Strange world of "publish or perish"
Many years ago when in graduate school one of the hot academia topics was "publish or perish" covering all the disciplines of the academic world: From Socrates to Einstein; Medieval reed instruments to high energy physics. Publishing was cool for the university: Status and external sponsors like the Federal Government, private enterprise, or individual philanthropic endeavors. Talk about stress. Interdepartmental memos cascaded from the chairman of the philosophy department to urge the professors to start writing "that" book or "monograph" that would shine some limelight and draw attention. Discretely hinted was the threat of loss of tenure or no pay raise. So, nervous professors jump started their somewhat lackadaisical posture and honed their writing skills, combed their egos, researched--and wrote that book. Result: Very little...for the book or monograph was publish by the university press and wound up stuffed on a dusty library shelf. There may have been peer approval, but little significance resulted. And the university was temporally placated. Today, the same situation still exists and I suspect in the realm of science that "publish or perish" was been replaced by "profit or perish"--the driving engine is dollar acquisition and, of course, status.
This appears to be a more complex issue than suspected. The following is a an umbrella article dealing with the dissemination of published scholarly materials via libraries and the electronic medium. Venues and areas of research are dividing and subdividing while costs of accessing this material is increasing--some as much as 350%.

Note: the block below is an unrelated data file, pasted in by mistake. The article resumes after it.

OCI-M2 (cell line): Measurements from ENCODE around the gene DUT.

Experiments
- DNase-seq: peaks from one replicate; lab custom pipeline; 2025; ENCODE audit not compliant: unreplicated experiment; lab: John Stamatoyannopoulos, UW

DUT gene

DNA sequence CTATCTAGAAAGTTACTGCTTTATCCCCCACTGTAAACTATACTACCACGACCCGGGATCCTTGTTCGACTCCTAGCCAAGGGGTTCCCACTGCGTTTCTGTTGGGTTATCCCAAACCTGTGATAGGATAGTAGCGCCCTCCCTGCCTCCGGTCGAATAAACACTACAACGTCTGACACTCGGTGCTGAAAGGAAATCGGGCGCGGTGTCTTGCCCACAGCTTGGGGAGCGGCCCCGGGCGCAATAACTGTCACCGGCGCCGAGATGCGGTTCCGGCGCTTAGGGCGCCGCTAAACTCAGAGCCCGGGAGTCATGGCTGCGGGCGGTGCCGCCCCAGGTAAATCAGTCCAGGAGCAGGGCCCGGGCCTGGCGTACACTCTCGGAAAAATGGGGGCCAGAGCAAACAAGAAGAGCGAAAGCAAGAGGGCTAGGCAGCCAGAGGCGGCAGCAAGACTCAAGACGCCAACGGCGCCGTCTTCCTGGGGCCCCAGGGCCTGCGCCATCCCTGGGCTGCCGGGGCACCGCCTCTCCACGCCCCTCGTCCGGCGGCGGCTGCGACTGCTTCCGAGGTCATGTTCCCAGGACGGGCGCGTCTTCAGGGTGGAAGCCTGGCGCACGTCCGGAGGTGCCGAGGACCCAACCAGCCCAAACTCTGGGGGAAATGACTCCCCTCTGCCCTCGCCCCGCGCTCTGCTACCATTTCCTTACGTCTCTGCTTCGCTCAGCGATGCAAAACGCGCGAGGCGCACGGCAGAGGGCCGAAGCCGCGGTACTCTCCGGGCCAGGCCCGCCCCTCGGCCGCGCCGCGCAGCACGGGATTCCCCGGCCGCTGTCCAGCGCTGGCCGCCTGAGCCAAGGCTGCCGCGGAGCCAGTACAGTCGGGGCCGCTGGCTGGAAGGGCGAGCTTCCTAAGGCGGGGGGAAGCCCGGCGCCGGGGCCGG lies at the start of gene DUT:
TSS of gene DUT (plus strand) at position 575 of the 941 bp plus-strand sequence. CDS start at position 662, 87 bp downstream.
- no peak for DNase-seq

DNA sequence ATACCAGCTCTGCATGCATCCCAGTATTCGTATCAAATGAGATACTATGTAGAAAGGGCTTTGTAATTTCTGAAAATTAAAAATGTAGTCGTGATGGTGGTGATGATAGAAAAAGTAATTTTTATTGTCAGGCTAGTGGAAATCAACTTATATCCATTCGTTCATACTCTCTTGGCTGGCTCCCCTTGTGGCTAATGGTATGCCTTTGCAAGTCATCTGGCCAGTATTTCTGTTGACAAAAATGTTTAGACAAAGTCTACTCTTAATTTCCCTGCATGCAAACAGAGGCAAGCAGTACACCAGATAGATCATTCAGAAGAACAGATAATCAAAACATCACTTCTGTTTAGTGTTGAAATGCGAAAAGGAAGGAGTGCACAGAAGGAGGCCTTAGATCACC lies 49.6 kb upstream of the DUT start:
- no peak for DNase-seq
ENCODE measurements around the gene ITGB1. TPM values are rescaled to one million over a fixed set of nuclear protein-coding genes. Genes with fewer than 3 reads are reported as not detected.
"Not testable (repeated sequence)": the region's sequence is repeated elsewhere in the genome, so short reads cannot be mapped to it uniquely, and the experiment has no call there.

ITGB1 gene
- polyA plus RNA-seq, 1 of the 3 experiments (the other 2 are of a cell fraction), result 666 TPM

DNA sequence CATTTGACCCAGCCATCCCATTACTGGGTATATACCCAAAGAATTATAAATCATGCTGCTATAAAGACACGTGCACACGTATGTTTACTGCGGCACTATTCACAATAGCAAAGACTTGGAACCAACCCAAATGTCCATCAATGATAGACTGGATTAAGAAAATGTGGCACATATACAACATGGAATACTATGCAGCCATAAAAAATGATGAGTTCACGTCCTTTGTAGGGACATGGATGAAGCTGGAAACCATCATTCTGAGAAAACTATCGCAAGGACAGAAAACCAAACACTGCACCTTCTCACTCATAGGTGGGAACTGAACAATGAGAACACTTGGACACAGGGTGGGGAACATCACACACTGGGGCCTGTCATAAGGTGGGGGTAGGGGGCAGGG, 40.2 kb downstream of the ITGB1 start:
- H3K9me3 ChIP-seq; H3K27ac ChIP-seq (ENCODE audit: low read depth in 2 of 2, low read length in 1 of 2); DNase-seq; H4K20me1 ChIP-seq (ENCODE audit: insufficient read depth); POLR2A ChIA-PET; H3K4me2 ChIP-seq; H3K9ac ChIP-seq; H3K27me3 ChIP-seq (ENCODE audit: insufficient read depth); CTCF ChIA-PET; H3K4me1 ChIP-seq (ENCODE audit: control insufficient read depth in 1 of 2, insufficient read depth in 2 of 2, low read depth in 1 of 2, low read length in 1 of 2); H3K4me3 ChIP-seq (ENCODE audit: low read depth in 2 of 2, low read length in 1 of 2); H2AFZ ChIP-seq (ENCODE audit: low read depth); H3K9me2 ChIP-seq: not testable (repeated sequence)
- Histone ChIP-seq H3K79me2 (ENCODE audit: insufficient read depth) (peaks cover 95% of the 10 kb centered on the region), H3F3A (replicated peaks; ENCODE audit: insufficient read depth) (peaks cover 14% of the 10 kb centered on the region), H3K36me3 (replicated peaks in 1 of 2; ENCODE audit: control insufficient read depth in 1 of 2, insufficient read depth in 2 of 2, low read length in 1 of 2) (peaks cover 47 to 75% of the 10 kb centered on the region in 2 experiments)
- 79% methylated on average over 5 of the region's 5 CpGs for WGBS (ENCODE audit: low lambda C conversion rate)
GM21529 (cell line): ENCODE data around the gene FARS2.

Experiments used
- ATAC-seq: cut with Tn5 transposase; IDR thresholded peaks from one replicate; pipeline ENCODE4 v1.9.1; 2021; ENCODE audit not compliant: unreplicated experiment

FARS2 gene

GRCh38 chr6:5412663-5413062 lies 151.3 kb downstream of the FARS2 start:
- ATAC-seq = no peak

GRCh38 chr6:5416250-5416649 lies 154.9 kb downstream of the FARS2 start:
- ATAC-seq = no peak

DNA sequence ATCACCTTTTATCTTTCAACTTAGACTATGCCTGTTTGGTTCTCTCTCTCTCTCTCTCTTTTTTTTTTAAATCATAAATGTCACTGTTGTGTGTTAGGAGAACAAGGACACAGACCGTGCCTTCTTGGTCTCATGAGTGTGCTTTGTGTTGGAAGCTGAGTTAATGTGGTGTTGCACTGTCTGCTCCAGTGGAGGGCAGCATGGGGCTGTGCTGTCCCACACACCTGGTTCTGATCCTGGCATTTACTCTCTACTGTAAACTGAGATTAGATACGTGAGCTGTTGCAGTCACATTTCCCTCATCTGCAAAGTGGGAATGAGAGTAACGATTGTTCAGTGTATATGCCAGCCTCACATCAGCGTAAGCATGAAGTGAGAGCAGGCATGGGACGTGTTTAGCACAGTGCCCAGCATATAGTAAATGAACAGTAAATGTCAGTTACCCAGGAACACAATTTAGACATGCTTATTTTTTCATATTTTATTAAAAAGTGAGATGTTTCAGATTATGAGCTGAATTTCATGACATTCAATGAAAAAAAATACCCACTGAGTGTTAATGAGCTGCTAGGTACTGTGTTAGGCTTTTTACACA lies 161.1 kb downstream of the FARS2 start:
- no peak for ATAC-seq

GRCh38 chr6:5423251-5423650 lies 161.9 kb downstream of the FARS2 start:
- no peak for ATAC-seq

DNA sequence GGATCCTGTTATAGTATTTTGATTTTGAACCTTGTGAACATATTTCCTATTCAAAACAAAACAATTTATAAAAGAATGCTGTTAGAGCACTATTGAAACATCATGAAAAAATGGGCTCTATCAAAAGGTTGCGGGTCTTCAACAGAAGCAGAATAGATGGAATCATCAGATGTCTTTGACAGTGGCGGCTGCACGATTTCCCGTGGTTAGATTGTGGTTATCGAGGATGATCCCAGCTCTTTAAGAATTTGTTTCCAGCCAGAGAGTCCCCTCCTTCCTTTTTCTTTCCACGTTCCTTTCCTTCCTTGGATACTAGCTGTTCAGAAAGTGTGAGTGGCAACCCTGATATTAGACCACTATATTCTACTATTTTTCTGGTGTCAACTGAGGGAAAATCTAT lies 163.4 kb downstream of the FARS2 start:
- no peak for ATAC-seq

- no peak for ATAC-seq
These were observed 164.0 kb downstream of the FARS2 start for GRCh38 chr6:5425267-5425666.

"Publish or Perish--An Ailing Enterprise?"
Writing science books for the populace may not fall under the perspective of "publish or perish" but the display of the material can be crucial. Most citizens are not familiar or comfortable with the mathematics of physics--or any of the science for that mater and are somewhat put off and bored. It may even make them put the book down indicating only 12 worn pages or repeated reading in an attempt to make an understanding. How many pages does one have to read to say comfortably..."Yes, I have read the book." Stephen Hawking is a prime example of a publisher's admonitions. But for Hawking, it wouldn't make much difference anyway. Hawking was warned that for every equation included in his text [A Brief History of Time] the sales would be halved. Hawking acquiesced but added only one equation: "E=mc²". The books sales soared and I doubt that if Hawking included Maxwell's equations of electromagnetism or the Euler equation that sales would have slumped.
- Stephen Hawking At Perimeter Institute
Prestige more than science. "Ontario institute finally gets Stephen Hawking" by San Grewal June 5th, 2010 Toronto Star Talk about winning the brain-drain wars. Ontario has landed what may be the best one in the world. After years of waiting and academic...
- Stephen Hawking Ill
Just in... "Scientist Hawking ill in hospital" Leading scientist Stephen Hawking is "very ill" in hospital, his employer Cambridge University has said. April 20th, 2009 BBC A spokesman said Professor Hawking was undergoing tests at Addenbrooke's...
- S. Hawking To Canada
Is this publicity or real research? "Hawking Plans Research at Center Started by BlackBerry Founder" by Greg Quinn November 27th, 2008 Bloomberg.com Stephen Hawking, a U.K. physics professor known for his work on black holes, plans to study at a...
- Job Application...lucasian Professor Of Mathematics
This is the title page to the English version of Isaac Barrow's Geometrical Lectures, which were originally given in his position as Lucasian Professor of Mathematics at Cambridge University. These lectures contain one of the earliest statements...
- Stephen Hawking's Warnings
I don't think these protestations and warnings from Stephen Hawking will do any good. His clout has diminished and when it comes to money....money usually wins. "Stephen Hawking warns Government over 'disastrous' science funding cuts" by...